Clarifications and outstanding questions on the PEB online exams

Many readers will have attended yesterday's CIPA seminar on the upcoming PEB exams. If you missed it, a recording of the webinar can be heard here. Vicki Salmon (chairman of the CIPA Education Committee) introduced the webinar. Mike Williams from the PEB Governance Board first provided some further details on how the exams will be conducted this year. Parminder Lally (CIPA counsel member) and Carolyn Palmer (Honorary Secretary of the Informals) then did an excellent job of putting candidates' questions to Mike Williams. Julia Gwilt (formerly of the PEB) provided the perspective from a trainer. There was much to be reassured by, but also a number of outstanding issues that we will hopefully receive clarification on soon.

The form of the exam

Mike Williams is relatively new to the PEB governance board, having joined in April of this year. Mr Williams first went through the arrangements that are being made for the remote exams. The exams will take place using automatic proctoring software provided by the external provider, Proctor Exam. Mr Williams suggested candidates take a look at the "demo for candidates" on YouTube - see here. The software will require a laptop webcam and a phone camera to monitor candidates whilst they take the exam. Candidates will have the opportunity to test the system themselves in September.

Julia Gwilt gave a perspective from a patent firm - with all the I.T and technical challenges this represents. Issues with printers remains one of the main concerns, given that many candidates have a work laptop that restricts what can be installed (e.g. driver software for printers). Candidates from larger firms will most likely receive more support in this regard than candidates from smaller firms or those who work in-house.

Answered questions

First, the exam will still be closed book. The possibility of changing the exam to open book was briefly considered, but was thought to be too big a step on top of the changes that will already be taking place this year. However, importantly, screen breaks will be provided: a 10 minute break for 4 hour exams, and 20 minutes for the 5 hour exam. The format of the breaks has not yet been determined. In view of the time pressure of the exam, it seems unlikely to this Kat that, given an extra 20 minutes, many candidates will not just struggle on without a break if given the chance.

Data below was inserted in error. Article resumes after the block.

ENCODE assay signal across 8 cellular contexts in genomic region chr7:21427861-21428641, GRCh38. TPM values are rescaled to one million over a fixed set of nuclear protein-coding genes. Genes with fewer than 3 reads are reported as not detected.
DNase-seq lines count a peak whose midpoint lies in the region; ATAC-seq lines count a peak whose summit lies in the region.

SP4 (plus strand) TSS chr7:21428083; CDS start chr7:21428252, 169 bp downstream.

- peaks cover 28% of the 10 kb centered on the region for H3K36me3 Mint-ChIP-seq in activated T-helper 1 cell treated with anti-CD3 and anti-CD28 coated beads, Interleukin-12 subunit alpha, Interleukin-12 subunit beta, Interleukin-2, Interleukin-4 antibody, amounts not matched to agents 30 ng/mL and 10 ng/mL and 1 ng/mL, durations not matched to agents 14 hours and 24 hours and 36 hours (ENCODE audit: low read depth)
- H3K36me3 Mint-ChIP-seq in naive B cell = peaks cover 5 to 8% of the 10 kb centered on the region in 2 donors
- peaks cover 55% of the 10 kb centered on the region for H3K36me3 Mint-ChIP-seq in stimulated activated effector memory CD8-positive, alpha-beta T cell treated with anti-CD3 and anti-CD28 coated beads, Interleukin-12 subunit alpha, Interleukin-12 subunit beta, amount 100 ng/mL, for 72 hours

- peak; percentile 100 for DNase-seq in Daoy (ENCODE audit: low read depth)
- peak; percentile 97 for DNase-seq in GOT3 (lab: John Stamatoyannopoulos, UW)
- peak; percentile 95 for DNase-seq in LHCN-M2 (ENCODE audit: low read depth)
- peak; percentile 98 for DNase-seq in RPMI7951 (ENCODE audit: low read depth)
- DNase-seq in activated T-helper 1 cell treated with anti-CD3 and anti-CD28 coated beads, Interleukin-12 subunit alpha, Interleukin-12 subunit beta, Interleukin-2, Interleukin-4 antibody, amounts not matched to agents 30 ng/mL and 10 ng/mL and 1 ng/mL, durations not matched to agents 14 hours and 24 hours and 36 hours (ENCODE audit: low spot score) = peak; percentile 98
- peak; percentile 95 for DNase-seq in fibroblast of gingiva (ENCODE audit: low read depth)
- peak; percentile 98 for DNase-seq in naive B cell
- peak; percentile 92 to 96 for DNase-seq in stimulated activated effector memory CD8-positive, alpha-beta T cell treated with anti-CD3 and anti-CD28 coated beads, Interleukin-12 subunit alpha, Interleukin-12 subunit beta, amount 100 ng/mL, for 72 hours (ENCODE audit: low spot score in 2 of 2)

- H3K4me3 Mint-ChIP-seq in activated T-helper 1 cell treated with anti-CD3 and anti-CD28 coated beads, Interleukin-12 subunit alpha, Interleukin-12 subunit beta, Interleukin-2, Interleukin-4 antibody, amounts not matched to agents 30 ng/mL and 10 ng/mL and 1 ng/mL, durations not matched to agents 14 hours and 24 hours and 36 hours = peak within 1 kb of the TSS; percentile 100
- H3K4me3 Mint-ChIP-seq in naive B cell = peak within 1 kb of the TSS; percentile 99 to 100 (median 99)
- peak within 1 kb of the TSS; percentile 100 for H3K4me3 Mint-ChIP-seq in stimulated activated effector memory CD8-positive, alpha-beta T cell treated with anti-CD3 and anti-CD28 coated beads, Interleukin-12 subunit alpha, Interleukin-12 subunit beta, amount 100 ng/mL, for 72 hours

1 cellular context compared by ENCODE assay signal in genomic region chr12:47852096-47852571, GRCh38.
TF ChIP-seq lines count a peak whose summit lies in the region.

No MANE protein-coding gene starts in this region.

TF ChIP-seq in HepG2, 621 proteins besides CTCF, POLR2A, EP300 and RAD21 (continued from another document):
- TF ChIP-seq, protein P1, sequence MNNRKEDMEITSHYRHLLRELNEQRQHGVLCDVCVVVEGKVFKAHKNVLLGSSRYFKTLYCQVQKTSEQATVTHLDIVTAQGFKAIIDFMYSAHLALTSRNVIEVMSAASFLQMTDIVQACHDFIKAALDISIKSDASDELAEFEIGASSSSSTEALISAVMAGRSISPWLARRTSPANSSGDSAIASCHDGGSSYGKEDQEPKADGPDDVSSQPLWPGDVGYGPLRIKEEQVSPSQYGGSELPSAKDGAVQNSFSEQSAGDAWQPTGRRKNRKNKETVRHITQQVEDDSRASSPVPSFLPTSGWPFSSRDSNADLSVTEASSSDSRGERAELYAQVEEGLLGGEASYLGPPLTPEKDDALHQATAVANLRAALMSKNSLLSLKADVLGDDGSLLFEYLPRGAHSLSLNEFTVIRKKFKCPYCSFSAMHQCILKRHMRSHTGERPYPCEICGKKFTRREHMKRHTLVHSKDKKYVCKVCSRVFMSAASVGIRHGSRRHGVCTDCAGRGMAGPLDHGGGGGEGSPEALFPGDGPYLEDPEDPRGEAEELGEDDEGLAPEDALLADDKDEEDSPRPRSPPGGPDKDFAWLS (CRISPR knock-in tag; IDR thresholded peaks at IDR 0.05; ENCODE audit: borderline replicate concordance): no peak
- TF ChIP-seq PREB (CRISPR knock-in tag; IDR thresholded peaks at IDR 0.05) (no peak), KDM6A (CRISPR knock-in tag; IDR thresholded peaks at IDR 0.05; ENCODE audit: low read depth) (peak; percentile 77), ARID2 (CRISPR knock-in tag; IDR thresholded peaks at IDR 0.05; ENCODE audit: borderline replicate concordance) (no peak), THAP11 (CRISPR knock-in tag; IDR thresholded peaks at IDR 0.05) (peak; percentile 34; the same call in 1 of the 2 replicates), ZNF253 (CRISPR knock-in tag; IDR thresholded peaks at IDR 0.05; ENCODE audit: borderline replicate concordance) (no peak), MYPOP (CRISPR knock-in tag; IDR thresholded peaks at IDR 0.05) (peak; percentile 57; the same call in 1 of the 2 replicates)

Mr Williams assured candidates that a flaky internet connection will not result in an automatic fail. The issue will be flagged by the proctoring software and followed-up on. Furthermore, an emergency contact number will be provided in case of serious technical issues. Candidates will only be permitted to work from one monitor, but there will be no restrictions (so far as Mr Williams is aware), to the size or type of this monitor. Food and drink will be permitted, but drinks containers will need to be transparent.

Thankfully, the proctoring software will permit candidates to take toilet breaks. Candidates will have to "announce" to the system that they are going to visit the bathroom. 

Unfortunately, it seems that there will not be any flexibility with regards to the 31 August 2020 cut-off date for candidates to specify where they will take the exam. This may cause difficulties for candidates who are moving house, moving jobs, or are located in an area that becomes subject to local lock-down. However, Mr Williams assured candidates that a pragmatic approach will be taken in exceptional circumstances, such as a local lock-down.

Candidates with busy houses (children, partners, cats...) may also have difficulties, as any disturbances will be flagged by the software. Candidates were also warned off from taking the exam at work in glass offices.